Returning to drumming - weak right ankle!

ErnestCobbey

New member
Hi, I'm looking for some advice. Almost 15 years ago I seriously sprained my ankle (foot dislocated itself at 90 degrees sideways and ankle hit the floor hard whilst leg was still upright!), then not so long after that we started a family and drumming got pushed to the side a bit (a lot). Anyway my 10yr old daughter has started to play the drums and it's got me itching to get back in to it, the trouble is even after 15 years of exercising and trying to get strength back in to my right ankle there is just none there and I literally can only play the bass drum for a few minutes before the pain becomes too much. Playing heal-up helps a bit but it's just so frustrating! One thing I was considering doing was getting a double bass pedal and learning to play left-foot bass drum instead, although this would restrict my hi-hat style. Does anyone have any thoughts or ideas?
 
Between hockey and soccer (and being a drunk idiot at other times) - I have fractured and sprained my ankles so many times over the course of my life that I've literally lost track of how many times its been. That said, I'm no spring chicken anymore either so sometimes I wonder to myself are my ankles slower now because of my age, because I've lost the flexibility due to injury (and the many rods and screws don't help), or because I don't practice as much as I could when I was young? Or is it some combination of the three? With that said, part of me knows that I never had tremendous pedal speed using my right ankle (I'm left-footed) to begin with--although I was once more fluid than I am now. Now when I go fast I feel immediate pain.

So while I don't have a good answer for you I will say that practicing deliberately for flexibility will better serve you than lifting weights or doing something direct for the purposes of strength building. As you achieve increased flexibility the strength will come but no additional scarring or tissue buildup--which is the last thing you want.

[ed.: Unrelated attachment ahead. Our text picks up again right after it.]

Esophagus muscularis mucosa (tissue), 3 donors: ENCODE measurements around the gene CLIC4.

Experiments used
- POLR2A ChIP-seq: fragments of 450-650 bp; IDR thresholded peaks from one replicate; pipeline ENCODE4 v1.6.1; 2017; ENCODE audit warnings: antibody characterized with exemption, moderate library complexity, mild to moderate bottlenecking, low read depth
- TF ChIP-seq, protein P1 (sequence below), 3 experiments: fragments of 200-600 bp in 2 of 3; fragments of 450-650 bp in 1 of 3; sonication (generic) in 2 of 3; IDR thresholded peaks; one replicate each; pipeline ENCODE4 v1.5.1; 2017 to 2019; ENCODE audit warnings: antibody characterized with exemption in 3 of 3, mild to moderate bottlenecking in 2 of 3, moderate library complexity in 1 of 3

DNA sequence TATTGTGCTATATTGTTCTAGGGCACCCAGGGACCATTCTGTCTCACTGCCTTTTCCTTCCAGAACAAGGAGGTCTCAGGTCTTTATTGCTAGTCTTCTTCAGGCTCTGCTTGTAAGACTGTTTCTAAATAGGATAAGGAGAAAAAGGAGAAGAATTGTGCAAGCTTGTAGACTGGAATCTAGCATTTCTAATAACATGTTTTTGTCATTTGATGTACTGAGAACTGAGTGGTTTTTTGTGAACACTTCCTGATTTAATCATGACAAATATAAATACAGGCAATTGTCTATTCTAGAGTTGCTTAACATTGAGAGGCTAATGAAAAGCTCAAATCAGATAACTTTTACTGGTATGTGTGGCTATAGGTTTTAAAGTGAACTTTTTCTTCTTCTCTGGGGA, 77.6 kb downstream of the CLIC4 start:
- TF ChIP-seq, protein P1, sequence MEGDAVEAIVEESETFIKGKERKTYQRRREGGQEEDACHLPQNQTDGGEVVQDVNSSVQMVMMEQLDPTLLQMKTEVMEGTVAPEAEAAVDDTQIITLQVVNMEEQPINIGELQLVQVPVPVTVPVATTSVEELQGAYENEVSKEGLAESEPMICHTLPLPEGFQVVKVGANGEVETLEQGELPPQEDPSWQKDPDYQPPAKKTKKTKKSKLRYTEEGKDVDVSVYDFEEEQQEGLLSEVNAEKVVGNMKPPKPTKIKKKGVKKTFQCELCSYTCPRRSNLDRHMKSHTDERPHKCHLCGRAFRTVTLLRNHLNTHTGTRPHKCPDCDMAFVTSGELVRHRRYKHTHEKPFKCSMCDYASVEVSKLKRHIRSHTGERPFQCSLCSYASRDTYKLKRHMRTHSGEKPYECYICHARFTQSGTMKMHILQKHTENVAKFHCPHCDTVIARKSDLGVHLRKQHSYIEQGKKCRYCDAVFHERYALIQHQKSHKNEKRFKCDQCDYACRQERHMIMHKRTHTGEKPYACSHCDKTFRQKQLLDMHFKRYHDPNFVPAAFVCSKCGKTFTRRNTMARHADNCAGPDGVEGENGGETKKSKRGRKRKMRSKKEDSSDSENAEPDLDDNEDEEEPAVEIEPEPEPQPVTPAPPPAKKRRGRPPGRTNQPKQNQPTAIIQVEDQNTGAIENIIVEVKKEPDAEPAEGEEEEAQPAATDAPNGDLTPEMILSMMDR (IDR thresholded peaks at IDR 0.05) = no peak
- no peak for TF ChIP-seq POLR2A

Anyway, hope that helps a little and I will be watching this thread as its a great question/scenario you pose.
 

ErnestCobbey

New member
Between hockey and soccer.......
Thanks for the response, unfortunately for me the problem is almost more the stamina of the ankle than the speed/flexibility. I've been trying to build it up with walking/cycling etc. and many trips to the physiotherapist (and subsequent different stretches/exercises) over the years. The strength is mainly back, I no longer have a weak ankle (as in one that would give way underneath me), and I can walk for miles on it with little more than the constant dull perpetual pain I've suffered with for 15 years!

Now when it comes to drumming I start fine but after about 5 minutes or so (of even the most basic playing) the pain/heat in my ankle is excruciating (I get similar pain after hours of driving). I've been unable to find a technique or exercises that help the situation and am just hoping that someone out there might be able to suggest an approach that can help me get back in to it!
 

Old Dog new Cans

Senior Member
Well, sounds like you've incurred a lot of damage in there. Wrap it, switch to lefty, practice you're butt off. Physical problems suck when it comes to drumming. I have major back/neck problems, probably having surgery done relatively soon. I understand what you're going through.